I am a Ph.D. candidate in Dr. Simon Lailvaux’s lab at the University of New Orleans. My research focuses on how varying energetic environments affect aspects of green anole (Anolis carolinensis) phenotypes and ultimately their offspring. To tackle my research questions, I used methods such as measuring gene expression of hormones involved in the response to varying environmental pressures. I wanted to expand my ability to identify and measure mechanisms that link the genotype to the phenotype. The Research Coordination Network Lab Exchange program granted me the opportunity to travel to the University of St. Thomas in St. Paul, Minnesota to work with Dr. Jerry Husak. He is currently working on an experiment aimed at linking genotypes to phenotypes in different populations of green anoles across longitudinal and latitudinal gradients. I was excited to work with him because he employs a range of techniques to quantify phenotypic and genotypic variation across green anole populations.
The first new method I learned was how to measure bite force. In figure 1, we have a beautiful example of a male green anole displaying his dewlap. They typically show their dewlap as a first line of defense when another male is encroaching on their territory. If the threat escalates, they may engage in physical combat. Bite force is a key performance trait to measure in these animals. It is directly correlated to other fitness enhancing traits by increasing prey availability or fighting off other males to better their mating opportunities. Behind the green anole in Figure 1 is the instrument used to measure bite force. The animal bites down on the metal plates and their bite force is recorded on an attached device.
To better understand the variation in phenotypes across populations of green anoles, we measured sleeping metabolic rate (SMR). It is measured at night to understand baseline energy expenditure, which meant that we could not start the experiment until 9:00pm. The late nights at the lab were completely worth it to learn this technique! Shown in Figure 2 is a lizard in one of the metabolic chambers. These chambers were hooked up to tubes and computers that told us average CO2 consumption while the lizard was inside.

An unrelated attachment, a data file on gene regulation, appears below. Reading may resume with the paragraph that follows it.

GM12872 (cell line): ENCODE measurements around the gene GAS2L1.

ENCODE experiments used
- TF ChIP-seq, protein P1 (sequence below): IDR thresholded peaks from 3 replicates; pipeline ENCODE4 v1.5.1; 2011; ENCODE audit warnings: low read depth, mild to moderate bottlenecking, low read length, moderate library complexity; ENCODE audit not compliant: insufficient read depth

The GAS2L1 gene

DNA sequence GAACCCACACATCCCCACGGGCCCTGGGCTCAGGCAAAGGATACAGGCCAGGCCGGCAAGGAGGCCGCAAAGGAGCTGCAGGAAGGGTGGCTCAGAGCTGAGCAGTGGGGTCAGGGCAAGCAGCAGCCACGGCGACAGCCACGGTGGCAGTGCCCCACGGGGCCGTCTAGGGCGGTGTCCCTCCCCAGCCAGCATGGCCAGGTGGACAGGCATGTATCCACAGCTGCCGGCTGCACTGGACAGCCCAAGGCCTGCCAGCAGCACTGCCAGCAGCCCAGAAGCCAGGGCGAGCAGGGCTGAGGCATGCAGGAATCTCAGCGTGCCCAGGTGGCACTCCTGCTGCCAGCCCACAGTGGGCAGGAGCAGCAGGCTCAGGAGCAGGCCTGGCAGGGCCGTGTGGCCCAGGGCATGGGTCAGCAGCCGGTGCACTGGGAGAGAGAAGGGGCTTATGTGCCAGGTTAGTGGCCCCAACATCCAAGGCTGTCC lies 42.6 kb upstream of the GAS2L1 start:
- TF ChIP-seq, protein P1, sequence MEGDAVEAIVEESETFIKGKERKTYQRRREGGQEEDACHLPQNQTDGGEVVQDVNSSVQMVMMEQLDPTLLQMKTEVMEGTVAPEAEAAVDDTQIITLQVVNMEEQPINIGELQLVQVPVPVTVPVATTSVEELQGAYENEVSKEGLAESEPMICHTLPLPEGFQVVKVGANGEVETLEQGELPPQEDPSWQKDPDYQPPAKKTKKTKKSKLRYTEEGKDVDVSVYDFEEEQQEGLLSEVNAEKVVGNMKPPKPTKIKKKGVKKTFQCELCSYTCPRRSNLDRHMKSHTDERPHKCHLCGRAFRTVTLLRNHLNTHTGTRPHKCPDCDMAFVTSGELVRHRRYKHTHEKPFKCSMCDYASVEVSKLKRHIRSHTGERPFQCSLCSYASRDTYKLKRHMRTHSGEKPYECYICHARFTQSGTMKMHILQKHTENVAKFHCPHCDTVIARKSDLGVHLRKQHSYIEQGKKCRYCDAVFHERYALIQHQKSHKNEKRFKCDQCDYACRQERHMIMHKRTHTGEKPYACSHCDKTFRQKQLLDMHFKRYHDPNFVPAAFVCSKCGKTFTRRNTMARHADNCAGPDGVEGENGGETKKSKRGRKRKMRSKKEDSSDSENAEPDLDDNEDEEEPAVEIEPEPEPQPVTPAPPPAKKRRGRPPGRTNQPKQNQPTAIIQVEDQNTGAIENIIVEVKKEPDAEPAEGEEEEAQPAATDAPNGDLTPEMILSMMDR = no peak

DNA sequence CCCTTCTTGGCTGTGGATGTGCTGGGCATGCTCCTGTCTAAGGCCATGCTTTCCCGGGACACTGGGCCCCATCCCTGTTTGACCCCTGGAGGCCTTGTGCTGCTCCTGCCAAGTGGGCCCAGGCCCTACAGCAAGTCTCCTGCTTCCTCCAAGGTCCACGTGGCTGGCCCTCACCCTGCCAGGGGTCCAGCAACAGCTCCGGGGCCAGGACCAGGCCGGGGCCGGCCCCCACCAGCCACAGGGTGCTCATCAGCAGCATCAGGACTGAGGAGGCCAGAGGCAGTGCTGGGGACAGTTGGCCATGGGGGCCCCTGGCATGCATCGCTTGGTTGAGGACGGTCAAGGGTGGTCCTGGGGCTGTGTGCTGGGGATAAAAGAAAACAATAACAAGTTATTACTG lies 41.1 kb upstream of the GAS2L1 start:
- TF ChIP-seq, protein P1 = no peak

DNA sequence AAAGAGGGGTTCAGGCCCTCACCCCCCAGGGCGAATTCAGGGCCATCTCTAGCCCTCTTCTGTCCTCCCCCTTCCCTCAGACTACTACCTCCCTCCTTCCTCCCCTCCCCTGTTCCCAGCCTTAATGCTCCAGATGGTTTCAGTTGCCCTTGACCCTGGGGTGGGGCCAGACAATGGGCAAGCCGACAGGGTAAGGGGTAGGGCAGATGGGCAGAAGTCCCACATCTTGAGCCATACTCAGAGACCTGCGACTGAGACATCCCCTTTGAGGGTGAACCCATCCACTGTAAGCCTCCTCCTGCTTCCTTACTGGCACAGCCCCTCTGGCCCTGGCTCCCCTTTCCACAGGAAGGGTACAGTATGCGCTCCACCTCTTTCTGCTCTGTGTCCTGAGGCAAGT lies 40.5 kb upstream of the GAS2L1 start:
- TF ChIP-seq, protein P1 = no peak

The final skill I learned was how to measure critical thermal minimum (CTmin). Because we compared lizards across a range of latitudes and longitudes, which have varying climates, this measurement provides insight into thermal tolerance of the species and differences in phenotypic plasticity between populations. To perform this, we recorded the lowest temperature a lizard could tolerate before it lost its righting ability. Righting ability refers to the animal being able to flip themselves back over if placed on their back. The lizards were placed in a terrarium that was set on ice (shown in Figure 3a). A temperature probe was placed and we monitored their temperature until they lost their righting ability (shown in Figure 3b). This causes no harm to the lizard! They bounce back immediately when they are removed from the ice.
I was able to spend four days working in the Husak lab to learn these techniques. I wanted to give a huge thank you to Maggie Duerwachter! She is going in to her final semester at the University of St. Thomas and she taught me nearly all the skills I outlined in this post. She is featured here in Figure 4 next to a ramp that is used to sprint train the lizards. Maggie and Jerry significantly improved my abilities to quantify phenotypic variation across populations and I look forward to analyzing the data we collected! Thank you to the g2p2pop Research Coordination Network for the opportunity to participate in this lab exchange!